All my dad wanted this last Christmas was for us to spend some time poring through old photo albums, to make notes about what took place in the margins. My parents, divorced now for as long as they were married, still celebrate Christmas together with my brother and I. We’re a motley crew of boho parents, their red headed children and the favorites in tow, all stooped over dusty albums and old photos from the early 80′s.
In a way I had come to think of this time as not having really existed, since when I look around there is no proof of it in my life. What had been a healthy portion of my youth growing up in a far away place was now an ever more insignificant amount of time in adult years. But cracking open those albums in the company of others turned the flat pages into pop up books and diaramas full of color and dimension. What lept out at me full of life this time was the landscape… so many familiar plants! Not that I remember them from being there at that time, but rather, being a landscape designer now, I saw the plants I’ve been trying to place in my gardens today, bizarrely matched here in the lost archives of my childhood.
My fascination with statuesque trees which I had come to describe as looking like something from Africa I realize now more accurately resemble the Bodhi trees of my childhood in Sri Lanka. The Agave that I thought I saw for the first time this summer – and had to buy up for all my dearest clients – appears like a once lost puppy standing with us in a family portrait, the mountains of Peradinia a misted backdrop… What else would I unearth by thinking back to this time?
I search around in the dusty archives of my mind for another plant… Why was I compelled to buy a maiden hair fern as my first gift for my sweetheart? I remember the ancient fern growing from the volcanic rock center piece of the Galleface Hotel dinning room. Like a terrestrial black coral draped in algae it loomed over my brother and I as we challenged each other to imaginary worlds under its delicate canopy. How strange to see so many of the signs and symbols of what I like a reflection of an earlier time that I thought I had lost.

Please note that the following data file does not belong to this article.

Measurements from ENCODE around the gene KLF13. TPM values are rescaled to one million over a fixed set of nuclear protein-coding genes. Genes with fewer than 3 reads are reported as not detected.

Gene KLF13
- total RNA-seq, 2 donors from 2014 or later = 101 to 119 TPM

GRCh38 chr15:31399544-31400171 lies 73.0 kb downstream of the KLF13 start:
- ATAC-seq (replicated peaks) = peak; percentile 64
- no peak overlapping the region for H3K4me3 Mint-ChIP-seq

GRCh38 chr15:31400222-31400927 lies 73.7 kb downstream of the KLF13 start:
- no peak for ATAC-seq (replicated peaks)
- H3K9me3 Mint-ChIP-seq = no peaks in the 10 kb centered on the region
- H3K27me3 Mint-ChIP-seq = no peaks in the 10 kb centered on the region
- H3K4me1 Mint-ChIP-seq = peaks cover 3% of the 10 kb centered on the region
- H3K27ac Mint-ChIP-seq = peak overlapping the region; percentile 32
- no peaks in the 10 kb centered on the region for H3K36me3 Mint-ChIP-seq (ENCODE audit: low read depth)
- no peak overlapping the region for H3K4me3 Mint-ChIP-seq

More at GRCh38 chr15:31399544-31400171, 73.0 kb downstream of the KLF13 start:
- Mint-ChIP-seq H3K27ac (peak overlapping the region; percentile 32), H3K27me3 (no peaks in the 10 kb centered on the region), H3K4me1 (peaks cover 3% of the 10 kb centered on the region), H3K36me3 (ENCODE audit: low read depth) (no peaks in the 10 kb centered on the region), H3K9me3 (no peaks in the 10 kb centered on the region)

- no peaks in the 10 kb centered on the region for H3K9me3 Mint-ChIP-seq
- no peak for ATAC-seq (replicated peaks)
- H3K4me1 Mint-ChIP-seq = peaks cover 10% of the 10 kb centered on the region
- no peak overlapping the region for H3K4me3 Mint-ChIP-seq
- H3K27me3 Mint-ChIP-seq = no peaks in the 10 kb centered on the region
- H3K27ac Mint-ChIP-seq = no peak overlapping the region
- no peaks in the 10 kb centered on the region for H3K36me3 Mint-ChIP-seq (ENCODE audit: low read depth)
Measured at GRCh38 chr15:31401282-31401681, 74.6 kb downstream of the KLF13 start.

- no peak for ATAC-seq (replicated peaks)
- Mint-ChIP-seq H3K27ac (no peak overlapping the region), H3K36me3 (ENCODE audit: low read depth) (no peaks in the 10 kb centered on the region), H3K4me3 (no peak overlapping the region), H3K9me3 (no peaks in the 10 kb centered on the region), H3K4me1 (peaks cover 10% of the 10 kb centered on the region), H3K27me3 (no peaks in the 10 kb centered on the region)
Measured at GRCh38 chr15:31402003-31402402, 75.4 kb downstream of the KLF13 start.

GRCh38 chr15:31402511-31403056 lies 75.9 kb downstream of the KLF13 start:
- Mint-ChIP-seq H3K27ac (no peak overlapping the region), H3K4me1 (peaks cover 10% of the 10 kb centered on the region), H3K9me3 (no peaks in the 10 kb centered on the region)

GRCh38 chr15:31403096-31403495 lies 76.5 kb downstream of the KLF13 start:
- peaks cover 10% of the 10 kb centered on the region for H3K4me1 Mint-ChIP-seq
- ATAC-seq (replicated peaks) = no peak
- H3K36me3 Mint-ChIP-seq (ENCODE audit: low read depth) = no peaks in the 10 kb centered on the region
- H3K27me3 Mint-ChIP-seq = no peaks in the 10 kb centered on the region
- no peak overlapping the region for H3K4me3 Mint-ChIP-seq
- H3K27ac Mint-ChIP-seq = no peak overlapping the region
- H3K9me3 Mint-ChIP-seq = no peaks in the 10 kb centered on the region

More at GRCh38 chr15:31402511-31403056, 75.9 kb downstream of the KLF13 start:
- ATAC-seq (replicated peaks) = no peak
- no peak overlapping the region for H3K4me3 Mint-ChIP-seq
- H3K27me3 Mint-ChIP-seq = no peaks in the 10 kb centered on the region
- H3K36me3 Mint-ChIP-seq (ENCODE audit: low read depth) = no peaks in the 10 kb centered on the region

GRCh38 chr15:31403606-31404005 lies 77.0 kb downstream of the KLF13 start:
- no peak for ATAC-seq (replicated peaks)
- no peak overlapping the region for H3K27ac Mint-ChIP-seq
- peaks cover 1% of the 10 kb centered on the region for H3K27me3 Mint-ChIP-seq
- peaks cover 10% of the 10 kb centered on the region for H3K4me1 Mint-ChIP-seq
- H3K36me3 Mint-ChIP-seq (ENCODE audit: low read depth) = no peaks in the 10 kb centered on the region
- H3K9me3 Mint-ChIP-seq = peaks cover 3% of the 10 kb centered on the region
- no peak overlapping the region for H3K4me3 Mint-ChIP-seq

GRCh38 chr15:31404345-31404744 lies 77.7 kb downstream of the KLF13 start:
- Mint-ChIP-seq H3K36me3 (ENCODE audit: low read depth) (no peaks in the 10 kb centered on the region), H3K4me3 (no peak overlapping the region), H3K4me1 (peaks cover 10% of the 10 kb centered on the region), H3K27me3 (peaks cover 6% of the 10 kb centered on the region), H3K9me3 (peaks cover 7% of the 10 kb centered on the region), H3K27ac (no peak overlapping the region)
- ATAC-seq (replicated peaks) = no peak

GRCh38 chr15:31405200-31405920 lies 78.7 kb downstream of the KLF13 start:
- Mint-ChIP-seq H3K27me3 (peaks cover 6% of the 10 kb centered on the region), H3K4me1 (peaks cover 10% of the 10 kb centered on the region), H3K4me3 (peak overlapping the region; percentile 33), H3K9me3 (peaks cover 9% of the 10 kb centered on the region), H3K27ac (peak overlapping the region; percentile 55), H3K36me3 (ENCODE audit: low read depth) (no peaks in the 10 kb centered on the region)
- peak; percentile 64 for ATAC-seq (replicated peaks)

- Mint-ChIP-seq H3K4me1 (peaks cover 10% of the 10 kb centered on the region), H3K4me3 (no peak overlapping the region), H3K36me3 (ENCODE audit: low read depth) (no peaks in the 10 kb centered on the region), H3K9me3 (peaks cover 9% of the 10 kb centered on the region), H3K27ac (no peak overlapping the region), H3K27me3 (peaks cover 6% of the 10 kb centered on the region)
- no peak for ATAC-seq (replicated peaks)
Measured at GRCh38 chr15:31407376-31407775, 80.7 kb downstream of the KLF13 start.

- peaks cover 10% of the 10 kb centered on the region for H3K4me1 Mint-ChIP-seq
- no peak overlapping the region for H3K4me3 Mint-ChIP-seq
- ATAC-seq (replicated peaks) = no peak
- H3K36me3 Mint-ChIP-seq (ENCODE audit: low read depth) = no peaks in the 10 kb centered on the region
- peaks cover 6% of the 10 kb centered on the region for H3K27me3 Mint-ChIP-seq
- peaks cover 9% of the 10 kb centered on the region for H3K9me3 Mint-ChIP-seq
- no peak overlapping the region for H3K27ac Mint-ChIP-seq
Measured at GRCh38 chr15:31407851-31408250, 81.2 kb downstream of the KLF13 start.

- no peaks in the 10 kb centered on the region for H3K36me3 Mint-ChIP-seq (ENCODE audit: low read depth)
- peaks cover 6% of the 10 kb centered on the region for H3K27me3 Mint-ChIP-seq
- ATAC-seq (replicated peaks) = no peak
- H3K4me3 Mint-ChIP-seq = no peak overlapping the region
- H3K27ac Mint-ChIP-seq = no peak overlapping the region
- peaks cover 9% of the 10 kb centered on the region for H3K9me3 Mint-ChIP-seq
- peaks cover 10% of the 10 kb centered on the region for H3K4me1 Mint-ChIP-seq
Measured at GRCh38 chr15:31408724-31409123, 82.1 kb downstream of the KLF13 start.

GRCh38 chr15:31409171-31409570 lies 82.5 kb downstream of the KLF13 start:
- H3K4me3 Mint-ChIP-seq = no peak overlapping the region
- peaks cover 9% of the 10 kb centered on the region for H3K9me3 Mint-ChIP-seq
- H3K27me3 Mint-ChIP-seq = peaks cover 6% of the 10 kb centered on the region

These were in fact the most haloed years of my youth; collecting hermit crabs on gently sloped beaches, inventing secret forts under the massive damp boulders of the harbor breakwaters, sharing picnics with the ants atop elephantine rocks that looked out over the vast Indian Ocean. For many years it had seemed like a time that had no relevance. Now I see that it was the tap root of my imagination. That I envision outdoor retreats for my clients has an uncanny resemblance to the hours I wiled away with my brother. Working has become a tool of dreaming distant places into existence, reflecting another time into the present.
The cliche of being an archeologist digging through layers of the past may be tired and worn, yet when you think about it in detail, the dust of the day covering something… This magical dust of the atmosphere that makes sunsets and rainbows and rain possible also has the power to cover, encase, and preserve anything staying still. When my pets have passed and I’ve dug a place in the earth for them I’ve come to pray for a keepsake a kind of trade between living and passing. Once it was a turquoise and silver pendant shaped like a flower or star and another time it was a large silver soup spoon with oak leaves and acorns wrapped around the base and charcoal from a hundred year old kitchen midden some two feet down. How I found those spots for my dear animal friends is a mystery, yet it does teach that if we pay attention what we are waiting for and what is waiting for us have a chance to meet.